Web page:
Ride That Wavy Gravy Train

Michelle Esrick adds a Berkeley icon to the hippie hagiography.

Chances are you’ve seen him tooling around Berkeley in a big white van plastered with Camp Winnarainbow stickers. You know the guy: Tie-dyed shirt. Gray-blond curly hair. Clown nose. Pulling a toy fish on a leash and blowing bubbles through a plastic pink wand. Such odd sartorial choices have rendered him a Berkeley icon. But far more people know Wavy Gravy at a glance than know the legend behind him. It turns out this guy is much more than a do-gooder or a feel-gooder. He came up in Greenwich Village at a time when young anti-war activists were just beginning to question their parents’ credos. The word “jaded” meant something. The word “hippie” meant something. And Hugh Nanton Romney was right in the thick of that famous countercultural movement. In the 1960s he roomed with singer-songwriter Tom Paxton and befriended Bob Dylan, who supposedly wrote the song “A Hard Rain’s A-Gonna Fall” on Romney’s typewriter. He would later become a Beatnik, a Peacenik, and a serial founder of foundations. His Hog Farm commune would be deputized to make fire trails, run security, and serve food at Woodstock, where Romney also helped manage the “freak-out” tent (for people suffering bad acid trips). He got the moniker “Wavy Gravy” from famed bluesman B.B. King.

Filmmaker and veteran activist Michelle Esrick met Wavy Gravy in the early Nineties, when they were both doing benefit work for Gravy’s performing arts camp, Winnarainbow. Esrick was bedazzled. To her, Wavy Gravy was much more than a highly visible, clownishly-dressed local celebrity. He was incredibly generous, kind-hearted, earnest, approachable, and capable of tackling real-world problems in a common sense manner. He also made an excellent muse. Esrick hatched a plan to document Wavy Gravy’s life in 1999. She assembled a film crew that year and began following him around with a camera, gathering interviews with Ramblin’ Jack Elliott, famed activist Doctor Larry Brilliant, and Gravy’s wife Jahanara Romney. She traced Gravy’s biography from Greenwich Village to the commune he founded on a Southern California mountaintop to his current charitable enterprises. In the process, Esrick unearthed amazing 60mm footage that had been gathering dust for years.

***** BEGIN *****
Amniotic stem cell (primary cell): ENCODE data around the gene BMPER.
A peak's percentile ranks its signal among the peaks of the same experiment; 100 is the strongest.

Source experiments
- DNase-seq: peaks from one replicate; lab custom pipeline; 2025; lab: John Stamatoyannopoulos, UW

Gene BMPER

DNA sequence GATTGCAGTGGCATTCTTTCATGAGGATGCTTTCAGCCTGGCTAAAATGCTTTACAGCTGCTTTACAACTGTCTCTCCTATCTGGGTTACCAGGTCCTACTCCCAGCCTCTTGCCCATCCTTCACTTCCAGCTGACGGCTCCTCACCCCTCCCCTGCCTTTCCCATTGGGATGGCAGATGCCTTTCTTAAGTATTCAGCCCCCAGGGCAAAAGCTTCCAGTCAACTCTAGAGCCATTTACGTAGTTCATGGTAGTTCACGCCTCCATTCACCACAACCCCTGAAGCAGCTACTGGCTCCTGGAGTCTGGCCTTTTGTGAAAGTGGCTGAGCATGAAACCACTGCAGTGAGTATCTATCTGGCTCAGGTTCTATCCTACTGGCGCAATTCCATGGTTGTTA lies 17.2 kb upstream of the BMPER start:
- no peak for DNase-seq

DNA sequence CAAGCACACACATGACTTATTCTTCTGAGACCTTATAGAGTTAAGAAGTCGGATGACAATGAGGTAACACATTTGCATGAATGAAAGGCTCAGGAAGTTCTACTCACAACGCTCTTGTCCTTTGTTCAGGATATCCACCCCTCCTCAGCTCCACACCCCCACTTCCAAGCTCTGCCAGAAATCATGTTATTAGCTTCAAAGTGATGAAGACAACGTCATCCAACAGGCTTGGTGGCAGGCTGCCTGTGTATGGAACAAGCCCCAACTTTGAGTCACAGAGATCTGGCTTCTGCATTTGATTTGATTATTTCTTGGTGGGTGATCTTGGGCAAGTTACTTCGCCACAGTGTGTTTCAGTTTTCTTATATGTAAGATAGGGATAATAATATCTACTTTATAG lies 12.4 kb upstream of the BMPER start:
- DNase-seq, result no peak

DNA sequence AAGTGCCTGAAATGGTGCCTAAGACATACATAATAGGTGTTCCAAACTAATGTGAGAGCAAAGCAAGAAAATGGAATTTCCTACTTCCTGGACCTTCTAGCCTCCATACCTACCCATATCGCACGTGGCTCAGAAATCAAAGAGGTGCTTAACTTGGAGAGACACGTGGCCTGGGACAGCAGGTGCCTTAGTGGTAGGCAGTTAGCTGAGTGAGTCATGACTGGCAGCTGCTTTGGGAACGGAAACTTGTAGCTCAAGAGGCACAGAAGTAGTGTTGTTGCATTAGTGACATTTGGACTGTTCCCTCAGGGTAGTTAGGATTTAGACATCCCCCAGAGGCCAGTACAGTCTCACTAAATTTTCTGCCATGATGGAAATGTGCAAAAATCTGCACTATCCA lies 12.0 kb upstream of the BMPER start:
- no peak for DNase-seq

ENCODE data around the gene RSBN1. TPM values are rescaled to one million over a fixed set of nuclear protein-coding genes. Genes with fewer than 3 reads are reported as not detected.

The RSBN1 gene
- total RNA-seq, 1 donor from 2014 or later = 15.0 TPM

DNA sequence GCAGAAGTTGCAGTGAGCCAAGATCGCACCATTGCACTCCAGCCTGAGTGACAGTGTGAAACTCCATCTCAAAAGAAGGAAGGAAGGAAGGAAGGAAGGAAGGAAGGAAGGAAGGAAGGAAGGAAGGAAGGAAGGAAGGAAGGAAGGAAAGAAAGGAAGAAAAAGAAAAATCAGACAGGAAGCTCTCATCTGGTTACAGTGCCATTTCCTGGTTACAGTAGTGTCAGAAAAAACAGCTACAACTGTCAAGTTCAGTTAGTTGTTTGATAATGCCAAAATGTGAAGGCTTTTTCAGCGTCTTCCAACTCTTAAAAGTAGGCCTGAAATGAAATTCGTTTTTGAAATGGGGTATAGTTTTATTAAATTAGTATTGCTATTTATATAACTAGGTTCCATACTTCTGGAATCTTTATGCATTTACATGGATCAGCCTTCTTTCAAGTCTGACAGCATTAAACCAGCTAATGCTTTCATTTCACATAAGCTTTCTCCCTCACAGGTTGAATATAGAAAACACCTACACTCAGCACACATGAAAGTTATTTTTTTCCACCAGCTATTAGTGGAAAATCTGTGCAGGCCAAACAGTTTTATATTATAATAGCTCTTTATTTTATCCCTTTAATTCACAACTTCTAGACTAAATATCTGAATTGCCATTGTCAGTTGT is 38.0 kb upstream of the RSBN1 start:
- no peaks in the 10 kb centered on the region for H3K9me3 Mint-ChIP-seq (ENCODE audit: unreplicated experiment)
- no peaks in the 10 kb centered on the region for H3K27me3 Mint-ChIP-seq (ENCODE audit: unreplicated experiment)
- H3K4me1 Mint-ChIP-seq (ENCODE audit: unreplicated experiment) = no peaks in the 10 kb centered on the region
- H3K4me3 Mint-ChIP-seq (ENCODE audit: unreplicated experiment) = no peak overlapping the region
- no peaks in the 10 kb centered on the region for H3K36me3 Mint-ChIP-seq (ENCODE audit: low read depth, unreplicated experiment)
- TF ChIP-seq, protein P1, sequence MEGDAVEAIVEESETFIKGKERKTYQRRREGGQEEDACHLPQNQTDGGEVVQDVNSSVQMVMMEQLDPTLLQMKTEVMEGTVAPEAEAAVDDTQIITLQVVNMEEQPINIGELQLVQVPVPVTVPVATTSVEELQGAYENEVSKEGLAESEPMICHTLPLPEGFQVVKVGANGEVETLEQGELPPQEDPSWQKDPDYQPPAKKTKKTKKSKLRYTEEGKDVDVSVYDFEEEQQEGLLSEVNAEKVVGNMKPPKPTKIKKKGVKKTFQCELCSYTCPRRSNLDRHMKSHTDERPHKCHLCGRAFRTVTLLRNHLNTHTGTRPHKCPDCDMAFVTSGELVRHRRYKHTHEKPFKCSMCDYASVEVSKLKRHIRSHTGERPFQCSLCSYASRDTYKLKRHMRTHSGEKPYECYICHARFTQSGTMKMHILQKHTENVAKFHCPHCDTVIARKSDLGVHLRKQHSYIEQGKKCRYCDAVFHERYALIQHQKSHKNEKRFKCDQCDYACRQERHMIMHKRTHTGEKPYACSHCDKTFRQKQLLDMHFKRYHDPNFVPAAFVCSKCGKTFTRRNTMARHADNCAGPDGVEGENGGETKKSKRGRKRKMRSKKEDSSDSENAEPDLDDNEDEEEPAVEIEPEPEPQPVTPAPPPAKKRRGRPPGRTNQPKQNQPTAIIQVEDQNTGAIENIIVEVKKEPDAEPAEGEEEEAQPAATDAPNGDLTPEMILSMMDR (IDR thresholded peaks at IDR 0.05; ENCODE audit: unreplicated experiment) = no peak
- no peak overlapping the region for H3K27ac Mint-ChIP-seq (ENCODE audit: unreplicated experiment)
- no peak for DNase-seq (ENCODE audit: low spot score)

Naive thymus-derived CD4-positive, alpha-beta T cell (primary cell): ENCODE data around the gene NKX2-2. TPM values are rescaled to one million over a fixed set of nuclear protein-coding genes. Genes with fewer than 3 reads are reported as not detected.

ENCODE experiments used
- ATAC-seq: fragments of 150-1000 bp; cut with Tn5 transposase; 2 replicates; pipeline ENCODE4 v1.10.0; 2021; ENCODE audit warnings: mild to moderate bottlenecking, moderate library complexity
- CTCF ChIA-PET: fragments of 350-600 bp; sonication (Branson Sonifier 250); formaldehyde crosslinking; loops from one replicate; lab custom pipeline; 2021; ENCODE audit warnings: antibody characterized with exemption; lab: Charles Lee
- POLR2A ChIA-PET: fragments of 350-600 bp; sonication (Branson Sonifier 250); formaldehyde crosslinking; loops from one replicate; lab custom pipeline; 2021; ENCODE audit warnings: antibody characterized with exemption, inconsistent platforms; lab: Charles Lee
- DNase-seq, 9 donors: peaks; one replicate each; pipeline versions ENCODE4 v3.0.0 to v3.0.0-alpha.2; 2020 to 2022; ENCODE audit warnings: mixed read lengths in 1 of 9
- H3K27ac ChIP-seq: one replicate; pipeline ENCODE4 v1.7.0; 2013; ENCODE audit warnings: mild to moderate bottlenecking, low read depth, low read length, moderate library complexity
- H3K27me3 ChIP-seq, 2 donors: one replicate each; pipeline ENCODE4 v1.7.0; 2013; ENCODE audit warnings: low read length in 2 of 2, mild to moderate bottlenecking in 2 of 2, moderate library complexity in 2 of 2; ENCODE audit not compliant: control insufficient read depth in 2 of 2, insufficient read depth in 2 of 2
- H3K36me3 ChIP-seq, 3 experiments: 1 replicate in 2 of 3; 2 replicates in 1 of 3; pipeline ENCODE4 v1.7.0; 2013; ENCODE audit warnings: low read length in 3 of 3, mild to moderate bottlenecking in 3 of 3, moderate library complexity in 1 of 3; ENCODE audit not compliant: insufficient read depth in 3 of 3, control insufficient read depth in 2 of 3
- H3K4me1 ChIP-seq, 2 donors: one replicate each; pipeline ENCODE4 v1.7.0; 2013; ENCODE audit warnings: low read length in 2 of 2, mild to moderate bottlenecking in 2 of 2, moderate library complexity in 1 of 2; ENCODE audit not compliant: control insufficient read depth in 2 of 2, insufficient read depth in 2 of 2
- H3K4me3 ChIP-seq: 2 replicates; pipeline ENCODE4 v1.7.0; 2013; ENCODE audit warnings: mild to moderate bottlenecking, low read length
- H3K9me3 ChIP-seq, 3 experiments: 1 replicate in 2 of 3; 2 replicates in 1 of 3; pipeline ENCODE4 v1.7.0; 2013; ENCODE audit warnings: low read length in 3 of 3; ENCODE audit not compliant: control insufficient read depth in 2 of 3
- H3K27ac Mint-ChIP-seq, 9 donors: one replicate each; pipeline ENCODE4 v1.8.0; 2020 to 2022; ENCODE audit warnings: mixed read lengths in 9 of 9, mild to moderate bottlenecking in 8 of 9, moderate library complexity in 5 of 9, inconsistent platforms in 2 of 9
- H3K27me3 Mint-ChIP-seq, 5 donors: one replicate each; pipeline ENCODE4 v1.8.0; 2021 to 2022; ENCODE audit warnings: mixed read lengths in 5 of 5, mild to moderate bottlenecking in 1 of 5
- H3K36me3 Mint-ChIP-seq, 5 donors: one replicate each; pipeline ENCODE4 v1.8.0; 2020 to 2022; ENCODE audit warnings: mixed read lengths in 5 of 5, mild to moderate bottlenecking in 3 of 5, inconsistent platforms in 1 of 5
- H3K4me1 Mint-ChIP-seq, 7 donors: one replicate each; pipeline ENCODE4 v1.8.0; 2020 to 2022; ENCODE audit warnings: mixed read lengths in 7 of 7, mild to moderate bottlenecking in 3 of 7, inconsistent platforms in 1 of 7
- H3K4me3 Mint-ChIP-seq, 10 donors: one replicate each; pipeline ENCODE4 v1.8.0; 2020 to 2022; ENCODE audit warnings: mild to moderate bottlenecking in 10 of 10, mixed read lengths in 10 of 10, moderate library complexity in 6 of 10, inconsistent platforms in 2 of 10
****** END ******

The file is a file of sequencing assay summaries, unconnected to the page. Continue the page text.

The end result, called Saint Misbehavin’: The Wavy Gravy Movie, will hit theaters this summer. It’s garnered high marks on the festival circuit, partly because of the cult of adoration that still surrounds Wavy Gravy, but also because of Esrick’s creative approach to the story. She perceives Wavy Gravy as both a remarkable individual and the representation of an ideal. “The word ‘hippie’ has become a brand name, you know?” said Esrick. “You see the origin of the word in this film. You find out what a ‘hippie’ really is.”

Esrick presents a preview of Saint Misbehavin’ on Thursday, April 1, at the Grand Lake Theater (3200 Grand Ave., Oakland). It starts at 6 p.m. with a reception for premium ticket holders and ends with a Q&A featuring Esrick, Wavy Gravy, and other stars from the film. Proceeds benefit the film release and Camp Winnarainbow. $15-$95. SaintMisbehavin.com


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